Review: Macbeth (Sydney Theatre Company)

Venue: Sydney Theatre at Walsh Bay (Sydney NSW), Jul 21 – Sep 27, 2014
Playwright: William Shakespeare
Director: Kip Williams
Cast: Paula Arundell, Kate Box, Ivan Donato, Eden Falk, John Gaden, Melita Jurisic, Robert Menzies, Hugo Weaving
Images by Brett Boardman

Theatre review (originally published Auditorium Magazine Peace Issue 2014)
In the process of art-making, it is often the spirit of experimentation that elevates a work to heights of significance and esteem. Major theatre companies around the world with greater access to funding and other resources do not always prioritise innovation in their repertoire, often choosing instead to deliver entertainment that their patrons would readily embrace. The decision to stage a version of Shakespeare’s Macbeth with a prominent actor in the title role, exemplifies the kind of tension that exists where a show’s anticipated mass popularity and the expectations that come along with it, threatens the commitment to artistic risk, in the trepidation of alienating audiences or indeed, underestimating their ability to relate to unconventional interpretations.

Kip Williams’ direction of the piece reflects an awareness of the diversity in his audience’s tastes. Shakespeare is left untainted and the celebrity actor is given ample room to flex his dramatic muscles for his legions of fans, but the stage is thoroughly explored around those prerequisites. Williams gives the crowd what they have come for, but also offers up fresh concepts and unexpected flourishes that prevent the production from ever appearing unoriginal or unambitious. Williams’ vision does not rewrite the 400 year-old play, and neither does it add significantly to its themes and ideas, but he uses the text to explore the nature of the art form in all its physical and emotive possibilities. The audience’s early excitement is further amplified, when we discover upon stepping into the venue, that our tickets point to seats located on the stage itself, and we are positioned so that the auditorium come into full view and our more familiar chairs have become the backdrop. The meaning of this radical reversion is open and unexplained, but it seems the director wishes to keep us close to the action by placing us directly on stage with the performers.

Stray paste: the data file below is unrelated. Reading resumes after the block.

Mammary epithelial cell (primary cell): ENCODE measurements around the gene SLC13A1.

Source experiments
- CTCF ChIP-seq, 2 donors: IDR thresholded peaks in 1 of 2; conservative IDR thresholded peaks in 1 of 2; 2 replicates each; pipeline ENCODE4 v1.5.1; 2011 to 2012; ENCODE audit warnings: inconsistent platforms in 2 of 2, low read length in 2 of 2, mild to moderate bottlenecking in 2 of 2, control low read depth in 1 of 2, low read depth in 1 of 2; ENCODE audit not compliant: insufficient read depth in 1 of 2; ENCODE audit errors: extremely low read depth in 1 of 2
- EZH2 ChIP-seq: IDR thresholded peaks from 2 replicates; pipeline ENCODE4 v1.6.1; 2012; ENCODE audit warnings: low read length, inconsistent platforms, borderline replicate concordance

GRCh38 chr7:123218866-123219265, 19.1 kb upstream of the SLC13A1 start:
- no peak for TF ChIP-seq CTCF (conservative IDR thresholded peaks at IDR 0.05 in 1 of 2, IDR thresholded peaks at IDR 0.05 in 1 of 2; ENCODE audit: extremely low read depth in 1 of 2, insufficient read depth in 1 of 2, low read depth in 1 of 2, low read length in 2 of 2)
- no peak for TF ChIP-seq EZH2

The production begins as though we are observing a casual reading, with the only discernible element of set design being a simple table (that seems to find its way into every rehearsal space). The cast appears in nondescript clothing, looking more regular than average Joes on the streets of Sydney. None of the grandeur of fictitious kingdoms, or the formalities associated with Shakespeare are present. Disappointment in the production’s minimalism is soon dispelled when the first murder takes place, and a series of fantastical effects begins to unfold. Supernaturalism figures heavily in Shakespeare’s writing, and the depiction of a world that is half earth, half hell is a striking gesture from Williams’ directorial hand. His ghostly atmospherics are deftly created by production designer Alice Babidge’s ingenuity, together with the adventurous efforts of lighting designer Nick Schlieper and the insidious talents of Max Lyandvert, composer and sound designer. It comes as no surprise that Sydney Theatre Company delivers a technically proficient show, but the stage craft in their production of Macbeth, shows flair and intuition in addition to expertise.